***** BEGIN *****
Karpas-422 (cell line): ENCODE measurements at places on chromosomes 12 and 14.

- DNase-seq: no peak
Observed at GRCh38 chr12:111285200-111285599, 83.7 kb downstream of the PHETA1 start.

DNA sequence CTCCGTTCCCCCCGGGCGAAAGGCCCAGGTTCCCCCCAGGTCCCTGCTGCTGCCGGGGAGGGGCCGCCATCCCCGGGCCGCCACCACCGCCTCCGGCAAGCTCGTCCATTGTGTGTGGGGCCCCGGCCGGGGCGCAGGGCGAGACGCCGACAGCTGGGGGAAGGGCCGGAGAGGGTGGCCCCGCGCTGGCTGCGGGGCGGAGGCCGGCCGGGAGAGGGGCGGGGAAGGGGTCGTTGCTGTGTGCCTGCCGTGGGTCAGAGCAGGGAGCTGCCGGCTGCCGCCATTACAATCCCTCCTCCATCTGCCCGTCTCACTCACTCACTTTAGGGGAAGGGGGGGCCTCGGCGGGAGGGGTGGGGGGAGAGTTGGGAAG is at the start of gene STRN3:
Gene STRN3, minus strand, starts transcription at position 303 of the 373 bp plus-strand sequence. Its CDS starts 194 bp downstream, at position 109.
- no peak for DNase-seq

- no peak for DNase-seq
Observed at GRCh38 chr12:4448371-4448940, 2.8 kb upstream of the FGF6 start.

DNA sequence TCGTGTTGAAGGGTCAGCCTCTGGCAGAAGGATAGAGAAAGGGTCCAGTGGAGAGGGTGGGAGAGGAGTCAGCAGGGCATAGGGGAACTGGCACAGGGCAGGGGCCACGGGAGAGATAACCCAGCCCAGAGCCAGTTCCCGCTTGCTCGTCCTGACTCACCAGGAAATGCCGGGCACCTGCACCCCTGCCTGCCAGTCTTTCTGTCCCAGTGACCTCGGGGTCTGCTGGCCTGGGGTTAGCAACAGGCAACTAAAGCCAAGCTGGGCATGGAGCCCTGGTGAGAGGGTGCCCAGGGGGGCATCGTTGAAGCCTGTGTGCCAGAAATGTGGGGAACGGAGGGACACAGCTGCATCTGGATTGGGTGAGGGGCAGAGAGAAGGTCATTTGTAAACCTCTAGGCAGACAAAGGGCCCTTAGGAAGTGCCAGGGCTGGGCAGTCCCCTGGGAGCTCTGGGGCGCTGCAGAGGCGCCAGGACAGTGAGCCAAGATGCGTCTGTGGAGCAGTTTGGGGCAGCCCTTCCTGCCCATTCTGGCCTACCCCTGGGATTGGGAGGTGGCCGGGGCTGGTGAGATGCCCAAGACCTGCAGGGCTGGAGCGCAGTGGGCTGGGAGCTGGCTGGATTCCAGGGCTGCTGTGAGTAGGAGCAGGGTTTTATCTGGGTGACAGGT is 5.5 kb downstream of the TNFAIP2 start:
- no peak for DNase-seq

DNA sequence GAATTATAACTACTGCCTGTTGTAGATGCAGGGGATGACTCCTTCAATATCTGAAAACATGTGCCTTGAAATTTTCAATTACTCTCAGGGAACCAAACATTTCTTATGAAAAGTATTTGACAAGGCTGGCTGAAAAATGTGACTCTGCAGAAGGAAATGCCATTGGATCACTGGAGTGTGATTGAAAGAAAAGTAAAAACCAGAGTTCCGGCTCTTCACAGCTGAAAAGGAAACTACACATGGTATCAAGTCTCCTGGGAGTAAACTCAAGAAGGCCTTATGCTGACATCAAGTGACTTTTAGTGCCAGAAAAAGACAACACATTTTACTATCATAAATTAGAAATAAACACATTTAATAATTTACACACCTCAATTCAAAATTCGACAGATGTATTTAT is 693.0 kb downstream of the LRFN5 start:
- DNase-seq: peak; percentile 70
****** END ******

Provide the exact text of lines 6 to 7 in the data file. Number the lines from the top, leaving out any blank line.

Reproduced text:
- no peak for DNase-seq

- no peak for DNase-seq